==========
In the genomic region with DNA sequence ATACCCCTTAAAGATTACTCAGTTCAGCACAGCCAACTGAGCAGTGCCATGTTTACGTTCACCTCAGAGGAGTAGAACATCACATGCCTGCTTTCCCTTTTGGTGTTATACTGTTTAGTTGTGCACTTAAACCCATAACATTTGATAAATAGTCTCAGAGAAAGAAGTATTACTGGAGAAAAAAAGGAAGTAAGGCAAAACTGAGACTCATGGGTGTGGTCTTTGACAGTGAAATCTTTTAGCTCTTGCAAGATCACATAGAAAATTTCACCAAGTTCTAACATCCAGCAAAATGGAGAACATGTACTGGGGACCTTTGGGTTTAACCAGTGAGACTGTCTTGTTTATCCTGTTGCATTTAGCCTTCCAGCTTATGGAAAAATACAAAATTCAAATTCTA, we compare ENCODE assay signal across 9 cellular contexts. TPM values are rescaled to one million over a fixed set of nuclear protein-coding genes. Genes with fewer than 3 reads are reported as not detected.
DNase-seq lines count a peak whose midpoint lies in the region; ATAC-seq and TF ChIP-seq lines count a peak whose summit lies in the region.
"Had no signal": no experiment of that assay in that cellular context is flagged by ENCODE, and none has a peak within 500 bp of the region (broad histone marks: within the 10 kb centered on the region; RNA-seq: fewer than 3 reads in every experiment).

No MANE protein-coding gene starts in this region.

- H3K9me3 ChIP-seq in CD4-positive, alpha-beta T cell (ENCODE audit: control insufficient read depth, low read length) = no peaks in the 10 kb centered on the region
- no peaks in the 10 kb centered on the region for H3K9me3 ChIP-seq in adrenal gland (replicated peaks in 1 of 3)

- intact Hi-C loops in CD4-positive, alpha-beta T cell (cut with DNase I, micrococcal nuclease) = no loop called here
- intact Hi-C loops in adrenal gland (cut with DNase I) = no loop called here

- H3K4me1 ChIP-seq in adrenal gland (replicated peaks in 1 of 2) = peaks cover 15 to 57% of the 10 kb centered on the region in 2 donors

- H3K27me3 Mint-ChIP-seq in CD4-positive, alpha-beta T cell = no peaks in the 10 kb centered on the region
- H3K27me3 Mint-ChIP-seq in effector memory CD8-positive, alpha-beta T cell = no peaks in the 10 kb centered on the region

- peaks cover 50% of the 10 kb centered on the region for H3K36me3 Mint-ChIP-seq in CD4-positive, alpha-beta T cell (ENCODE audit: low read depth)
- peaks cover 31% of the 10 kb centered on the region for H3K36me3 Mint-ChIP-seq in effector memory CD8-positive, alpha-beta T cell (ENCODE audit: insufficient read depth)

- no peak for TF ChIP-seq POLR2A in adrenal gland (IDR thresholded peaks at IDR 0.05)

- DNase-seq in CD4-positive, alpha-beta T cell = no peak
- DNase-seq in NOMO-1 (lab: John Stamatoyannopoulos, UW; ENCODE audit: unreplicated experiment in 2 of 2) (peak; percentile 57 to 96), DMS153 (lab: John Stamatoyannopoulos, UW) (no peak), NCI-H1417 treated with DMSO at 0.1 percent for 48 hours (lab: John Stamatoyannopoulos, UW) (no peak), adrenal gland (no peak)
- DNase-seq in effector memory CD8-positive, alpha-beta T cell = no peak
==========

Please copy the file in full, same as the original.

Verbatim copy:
In the genomic region with DNA sequence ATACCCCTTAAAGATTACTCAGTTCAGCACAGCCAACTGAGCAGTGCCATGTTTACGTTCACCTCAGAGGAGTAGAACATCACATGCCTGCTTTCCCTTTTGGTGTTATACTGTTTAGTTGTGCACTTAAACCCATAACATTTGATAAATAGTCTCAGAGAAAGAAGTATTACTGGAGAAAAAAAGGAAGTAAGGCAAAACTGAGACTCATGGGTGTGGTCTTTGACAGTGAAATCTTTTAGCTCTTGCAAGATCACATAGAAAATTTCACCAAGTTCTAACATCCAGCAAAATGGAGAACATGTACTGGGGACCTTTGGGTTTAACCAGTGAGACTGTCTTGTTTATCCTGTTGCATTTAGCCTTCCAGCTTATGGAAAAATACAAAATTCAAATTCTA, we compare ENCODE assay signal across 9 cellular contexts. TPM values are rescaled to one million over a fixed set of nuclear protein-coding genes. Genes with fewer than 3 reads are reported as not detected.
DNase-seq lines count a peak whose midpoint lies in the region; ATAC-seq and TF ChIP-seq lines count a peak whose summit lies in the region.
"Had no signal": no experiment of that assay in that cellular context is flagged by ENCODE, and none has a peak within 500 bp of the region (broad histone marks: within the 10 kb centered on the region; RNA-seq: fewer than 3 reads in every experiment).

No MANE protein-coding gene starts in this region.

- H3K9me3 ChIP-seq in CD4-positive, alpha-beta T cell (ENCODE audit: control insufficient read depth, low read length) = no peaks in the 10 kb centered on the region
- no peaks in the 10 kb centered on the region for H3K9me3 ChIP-seq in adrenal gland (replicated peaks in 1 of 3)

- intact Hi-C loops in CD4-positive, alpha-beta T cell (cut with DNase I, micrococcal nuclease) = no loop called here
- intact Hi-C loops in adrenal gland (cut with DNase I) = no loop called here

- H3K4me1 ChIP-seq in adrenal gland (replicated peaks in 1 of 2) = peaks cover 15 to 57% of the 10 kb centered on the region in 2 donors

- H3K27me3 Mint-ChIP-seq in CD4-positive, alpha-beta T cell = no peaks in the 10 kb centered on the region
- H3K27me3 Mint-ChIP-seq in effector memory CD8-positive, alpha-beta T cell = no peaks in the 10 kb centered on the region

- peaks cover 50% of the 10 kb centered on the region for H3K36me3 Mint-ChIP-seq in CD4-positive, alpha-beta T cell (ENCODE audit: low read depth)
- peaks cover 31% of the 10 kb centered on the region for H3K36me3 Mint-ChIP-seq in effector memory CD8-positive, alpha-beta T cell (ENCODE audit: insufficient read depth)

- no peak for TF ChIP-seq POLR2A in adrenal gland (IDR thresholded peaks at IDR 0.05)

- DNase-seq in CD4-positive, alpha-beta T cell = no peak
- DNase-seq in NOMO-1 (lab: John Stamatoyannopoulos, UW; ENCODE audit: unreplicated experiment in 2 of 2) (peak; percentile 57 to 96), DMS153 (lab: John Stamatoyannopoulos, UW) (no peak), NCI-H1417 treated with DMSO at 0.1 percent for 48 hours (lab: John Stamatoyannopoulos, UW) (no peak), adrenal gland (no peak)
- DNase-seq in effector memory CD8-positive, alpha-beta T cell = no peak